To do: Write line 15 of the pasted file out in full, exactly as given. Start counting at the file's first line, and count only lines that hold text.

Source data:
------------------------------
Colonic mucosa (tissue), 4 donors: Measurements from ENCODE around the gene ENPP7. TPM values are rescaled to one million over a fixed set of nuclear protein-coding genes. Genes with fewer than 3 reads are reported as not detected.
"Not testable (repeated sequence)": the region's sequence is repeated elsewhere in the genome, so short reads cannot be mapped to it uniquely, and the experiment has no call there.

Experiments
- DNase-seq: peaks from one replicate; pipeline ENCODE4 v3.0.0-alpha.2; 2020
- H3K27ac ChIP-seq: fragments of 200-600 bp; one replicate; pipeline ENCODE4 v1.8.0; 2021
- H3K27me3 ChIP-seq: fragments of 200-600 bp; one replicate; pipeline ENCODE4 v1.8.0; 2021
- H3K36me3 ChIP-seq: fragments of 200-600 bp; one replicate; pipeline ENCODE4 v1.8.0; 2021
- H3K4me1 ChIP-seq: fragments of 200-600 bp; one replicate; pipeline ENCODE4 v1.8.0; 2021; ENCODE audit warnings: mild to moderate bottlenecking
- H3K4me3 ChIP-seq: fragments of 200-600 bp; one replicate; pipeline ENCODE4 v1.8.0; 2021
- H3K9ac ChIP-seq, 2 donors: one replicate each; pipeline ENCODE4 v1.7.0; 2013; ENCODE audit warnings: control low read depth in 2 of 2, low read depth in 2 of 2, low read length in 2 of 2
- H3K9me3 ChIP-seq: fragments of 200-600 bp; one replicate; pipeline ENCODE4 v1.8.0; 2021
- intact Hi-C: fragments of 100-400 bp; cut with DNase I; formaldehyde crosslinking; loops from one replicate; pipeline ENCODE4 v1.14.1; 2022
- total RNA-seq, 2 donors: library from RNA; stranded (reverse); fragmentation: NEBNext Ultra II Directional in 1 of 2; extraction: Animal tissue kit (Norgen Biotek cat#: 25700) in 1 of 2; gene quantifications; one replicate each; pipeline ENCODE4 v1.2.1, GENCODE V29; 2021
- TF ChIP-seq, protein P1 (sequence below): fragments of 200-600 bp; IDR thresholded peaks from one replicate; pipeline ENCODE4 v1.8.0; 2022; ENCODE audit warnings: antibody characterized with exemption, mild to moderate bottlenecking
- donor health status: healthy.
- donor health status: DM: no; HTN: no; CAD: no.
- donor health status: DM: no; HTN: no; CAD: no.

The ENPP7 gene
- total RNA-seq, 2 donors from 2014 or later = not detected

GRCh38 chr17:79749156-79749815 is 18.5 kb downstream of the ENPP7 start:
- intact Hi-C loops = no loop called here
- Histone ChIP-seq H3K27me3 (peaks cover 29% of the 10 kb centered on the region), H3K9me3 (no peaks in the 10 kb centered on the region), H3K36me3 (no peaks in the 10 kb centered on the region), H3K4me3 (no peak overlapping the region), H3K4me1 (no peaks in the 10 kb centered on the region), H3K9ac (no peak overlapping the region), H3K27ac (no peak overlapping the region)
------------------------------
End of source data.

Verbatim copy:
- donor health status: healthy.